U.K. Plans To Pass Anti-B.D.S. Law

Under Prime Minister Boris Johnson, the United Kingdom plans to pass a law banning participation in “Boycott, Divestment, and Sanctions”, a political movement intended to pressure Israel into ending the occupation of Palestine. The law is part of a global movement spearheaded by Israel to suppress the BDS campaign. 

Self-described “passionate Zionist” Boris Johnson intends to make the boycotting of Israeli goods illegal. According to the Times of Israel, in the Queen’s Speech on December 19th, Queen Elizabeth announced the United Kingdom’s plans to create a law that will ban public institutions, notably universities and local councils, from boycotting products from foreign countries, Israel among them. The ban will also disallow public bodies from working with institutions that support or partake in boycotting. This is widely received as an anti-BDS law by politicians and laymen alike. Lord Eric Pickles, U.K. Special Envoy for Post-Holocaust Issues, as well as chairman to U.K.’s Conservative Friends of Israel, announced the anti-BDS law plans in a speech in Jerusalem on December 15th, stating: “BDS is antisemitic and should be treated as such.” He went on to say that BDS is an organization committed to blocking investment to Israel, and that the UK is “going to ensure that public sector, places like councils and health authorities, can’t work against Israel, can’t prejudice Israel.” Israeli Prime Minister Netanyahu congratulated Johnson, saying his win was a “crushing victory in the fight against anti-Semitism.” The announcement has not been well received by pro-Palestine activists or proponents of free speech. Dr. Hilary Aked noted to Al Jazeera reporters that, “the Conservative government’s renewed talk of outlawing BDS is the result of having lost the moral argument and, like supporters of Israel everywhere, needing to resort to repression and smears to stop ethical boycott and divestment initiatives.”

The BDS movement was formed in 2005 with three goals; ending the Israeli occupation of segmentation of Palestine, giving Palestinian citizens in Israel full equality, and affording Palestinian refugees their rights as designated by the UNHCR. Israel has launched an anti-BDS campaign internationally, and supporting Israel was one of the principles that the Conservative Party ran on in the recent election; an anti-BDS law was announced in Boris Johnson’s manifesto. The Labour Party, headed at the time by Jeremy Corbyn, was accused multiple times of antisemitism, which some believe contributed to their defeat. This move against alleged antisemitism is not specific to Great Britain; United States President Donald Trump plans to sign an executive order which will extend Title IX protections to Jewish students on college campuses. This executive order will give the Trump White House the ability to deny funding to institutions partaking in the BDS movement. Furthermore, 27 states in America have passed anti-BDS legislation. While at face value, the intention to protect the rights of Jewish students and citizens in Great Britain and the United States is a noble one, the anti-BDS moves have a political motivation: to strengthen the ties with the right-wing Israeli government under Netanyahu. Director of the Palestine Solidarity Campaign Ben Jamal told Al Jazeera that: “Israel has tried to persuade its allies to introduce anti-BDS legislation.” This is a part of a global campaign to delegitimize the concerns of the BDS organization and of Palestine.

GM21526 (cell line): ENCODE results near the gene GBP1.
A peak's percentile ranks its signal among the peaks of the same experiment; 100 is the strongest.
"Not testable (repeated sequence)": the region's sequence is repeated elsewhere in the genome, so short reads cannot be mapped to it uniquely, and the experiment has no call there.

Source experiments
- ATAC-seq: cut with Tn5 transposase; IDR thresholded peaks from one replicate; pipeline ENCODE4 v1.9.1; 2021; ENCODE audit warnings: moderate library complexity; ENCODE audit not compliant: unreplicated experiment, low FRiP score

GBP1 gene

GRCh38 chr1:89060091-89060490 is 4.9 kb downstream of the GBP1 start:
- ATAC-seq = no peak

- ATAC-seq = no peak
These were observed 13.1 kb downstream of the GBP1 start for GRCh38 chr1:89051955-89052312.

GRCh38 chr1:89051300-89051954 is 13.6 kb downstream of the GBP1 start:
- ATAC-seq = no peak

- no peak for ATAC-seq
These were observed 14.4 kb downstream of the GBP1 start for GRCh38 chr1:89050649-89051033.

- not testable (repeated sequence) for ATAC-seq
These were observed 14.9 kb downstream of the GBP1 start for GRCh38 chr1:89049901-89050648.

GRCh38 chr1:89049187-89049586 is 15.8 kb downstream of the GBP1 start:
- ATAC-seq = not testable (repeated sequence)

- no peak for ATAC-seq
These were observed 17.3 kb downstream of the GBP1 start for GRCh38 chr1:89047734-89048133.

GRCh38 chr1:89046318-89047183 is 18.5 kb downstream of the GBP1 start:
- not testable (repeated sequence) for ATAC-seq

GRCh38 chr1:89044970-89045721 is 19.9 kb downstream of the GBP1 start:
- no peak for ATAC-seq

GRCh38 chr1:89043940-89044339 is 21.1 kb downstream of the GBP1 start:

While BDS is not entirely without fault – its proponents have in the past employed anti-semitic rhetoric in their fight against Israel — the movement is a legitimate boycotting initiative to fight for the rights, both civil and human, of Palestinians. Many world leaders are of the opinion that anti-Zionism and anti-semitism are one and the same. That is simply not the case, given that Israel’s human rights violations against Palestinians include forced displacement, unlawful killings, restriction of movement, and abusive detention. With continued support from world powers such as Great Britain and the United States, Israel will have little accountability on their treatment of Palestinians. The anti-BDS laws are not only an affront to free speech, but they run the risk of worsening and continuing the Israel-Palestine conflict. Furthermore, the fight between Israel and Palestine coupled with the continued support of world leaders plays into a dangerous world trend in which Muslims have been subjected to mistreatment, violence, and the deterioration of their rights. This we have seen played out in China, with the detainment of Uighur Muslims as well as India, in which non-Muslim identities are preferred in a new citizenship law. 

Johnson’s planned law is anti-Palestine legislation. If allowed to continue, the anti-BDS laws will only perpetuate a trend of turning a blind eye to Israel’s human rights abuses. The laws indicate to Palestinians that their voices are heard but not listened to. Moreover, they disarm international supporters of Palestine, rendering them powerless. 


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